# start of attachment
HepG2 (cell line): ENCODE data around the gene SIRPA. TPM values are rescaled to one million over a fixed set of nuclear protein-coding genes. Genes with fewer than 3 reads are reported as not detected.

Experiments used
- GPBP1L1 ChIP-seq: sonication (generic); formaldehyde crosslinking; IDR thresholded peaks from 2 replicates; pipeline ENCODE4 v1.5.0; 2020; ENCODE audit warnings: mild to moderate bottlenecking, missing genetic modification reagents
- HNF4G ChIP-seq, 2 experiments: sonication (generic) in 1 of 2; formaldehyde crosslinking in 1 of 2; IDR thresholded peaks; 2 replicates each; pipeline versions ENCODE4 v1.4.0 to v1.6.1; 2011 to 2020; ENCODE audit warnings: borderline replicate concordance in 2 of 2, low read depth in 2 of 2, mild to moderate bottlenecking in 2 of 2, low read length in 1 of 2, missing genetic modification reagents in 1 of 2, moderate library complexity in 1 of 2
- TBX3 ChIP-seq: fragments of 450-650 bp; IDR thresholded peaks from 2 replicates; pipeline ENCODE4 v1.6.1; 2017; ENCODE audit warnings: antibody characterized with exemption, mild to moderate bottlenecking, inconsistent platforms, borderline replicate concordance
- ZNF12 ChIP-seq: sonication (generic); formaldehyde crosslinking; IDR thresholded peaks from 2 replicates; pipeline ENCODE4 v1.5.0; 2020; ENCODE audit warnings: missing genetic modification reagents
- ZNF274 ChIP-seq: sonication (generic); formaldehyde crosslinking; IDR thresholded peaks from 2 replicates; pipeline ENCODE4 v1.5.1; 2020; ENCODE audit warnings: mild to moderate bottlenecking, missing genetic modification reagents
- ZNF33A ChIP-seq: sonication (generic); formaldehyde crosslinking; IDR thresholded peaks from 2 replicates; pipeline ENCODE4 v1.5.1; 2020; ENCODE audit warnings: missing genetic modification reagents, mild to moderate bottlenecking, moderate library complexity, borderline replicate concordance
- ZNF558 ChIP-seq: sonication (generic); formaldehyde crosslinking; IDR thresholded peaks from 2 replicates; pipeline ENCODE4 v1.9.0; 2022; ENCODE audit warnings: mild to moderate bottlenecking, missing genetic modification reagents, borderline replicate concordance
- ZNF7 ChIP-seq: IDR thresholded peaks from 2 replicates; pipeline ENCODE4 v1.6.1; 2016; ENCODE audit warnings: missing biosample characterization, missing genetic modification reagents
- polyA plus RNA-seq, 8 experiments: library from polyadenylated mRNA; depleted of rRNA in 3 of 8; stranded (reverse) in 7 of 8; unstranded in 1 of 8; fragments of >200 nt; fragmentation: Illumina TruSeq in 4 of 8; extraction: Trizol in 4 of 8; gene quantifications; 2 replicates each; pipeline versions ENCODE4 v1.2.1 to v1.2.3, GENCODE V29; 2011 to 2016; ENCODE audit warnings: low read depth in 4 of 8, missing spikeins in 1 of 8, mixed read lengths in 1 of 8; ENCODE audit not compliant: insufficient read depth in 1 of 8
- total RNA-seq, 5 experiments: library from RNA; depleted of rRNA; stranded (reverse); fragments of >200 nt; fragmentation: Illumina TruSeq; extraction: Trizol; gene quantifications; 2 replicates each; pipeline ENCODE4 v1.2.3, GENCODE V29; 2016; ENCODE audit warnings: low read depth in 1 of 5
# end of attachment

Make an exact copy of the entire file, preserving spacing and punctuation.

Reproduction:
HepG2 (cell line): ENCODE data around the gene SIRPA. TPM values are rescaled to one million over a fixed set of nuclear protein-coding genes. Genes with fewer than 3 reads are reported as not detected.

Experiments used
- GPBP1L1 ChIP-seq: sonication (generic); formaldehyde crosslinking; IDR thresholded peaks from 2 replicates; pipeline ENCODE4 v1.5.0; 2020; ENCODE audit warnings: mild to moderate bottlenecking, missing genetic modification reagents
- HNF4G ChIP-seq, 2 experiments: sonication (generic) in 1 of 2; formaldehyde crosslinking in 1 of 2; IDR thresholded peaks; 2 replicates each; pipeline versions ENCODE4 v1.4.0 to v1.6.1; 2011 to 2020; ENCODE audit warnings: borderline replicate concordance in 2 of 2, low read depth in 2 of 2, mild to moderate bottlenecking in 2 of 2, low read length in 1 of 2, missing genetic modification reagents in 1 of 2, moderate library complexity in 1 of 2
- TBX3 ChIP-seq: fragments of 450-650 bp; IDR thresholded peaks from 2 replicates; pipeline ENCODE4 v1.6.1; 2017; ENCODE audit warnings: antibody characterized with exemption, mild to moderate bottlenecking, inconsistent platforms, borderline replicate concordance
- ZNF12 ChIP-seq: sonication (generic); formaldehyde crosslinking; IDR thresholded peaks from 2 replicates; pipeline ENCODE4 v1.5.0; 2020; ENCODE audit warnings: missing genetic modification reagents
- ZNF274 ChIP-seq: sonication (generic); formaldehyde crosslinking; IDR thresholded peaks from 2 replicates; pipeline ENCODE4 v1.5.1; 2020; ENCODE audit warnings: mild to moderate bottlenecking, missing genetic modification reagents
- ZNF33A ChIP-seq: sonication (generic); formaldehyde crosslinking; IDR thresholded peaks from 2 replicates; pipeline ENCODE4 v1.5.1; 2020; ENCODE audit warnings: missing genetic modification reagents, mild to moderate bottlenecking, moderate library complexity, borderline replicate concordance
- ZNF558 ChIP-seq: sonication (generic); formaldehyde crosslinking; IDR thresholded peaks from 2 replicates; pipeline ENCODE4 v1.9.0; 2022; ENCODE audit warnings: mild to moderate bottlenecking, missing genetic modification reagents, borderline replicate concordance
- ZNF7 ChIP-seq: IDR thresholded peaks from 2 replicates; pipeline ENCODE4 v1.6.1; 2016; ENCODE audit warnings: missing biosample characterization, missing genetic modification reagents
- polyA plus RNA-seq, 8 experiments: library from polyadenylated mRNA; depleted of rRNA in 3 of 8; stranded (reverse) in 7 of 8; unstranded in 1 of 8; fragments of >200 nt; fragmentation: Illumina TruSeq in 4 of 8; extraction: Trizol in 4 of 8; gene quantifications; 2 replicates each; pipeline versions ENCODE4 v1.2.1 to v1.2.3, GENCODE V29; 2011 to 2016; ENCODE audit warnings: low read depth in 4 of 8, missing spikeins in 1 of 8, mixed read lengths in 1 of 8; ENCODE audit not compliant: insufficient read depth in 1 of 8
- total RNA-seq, 5 experiments: library from RNA; depleted of rRNA; stranded (reverse); fragments of >200 nt; fragmentation: Illumina TruSeq; extraction: Trizol; gene quantifications; 2 replicates each; pipeline ENCODE4 v1.2.3, GENCODE V29; 2016; ENCODE audit warnings: low read depth in 1 of 5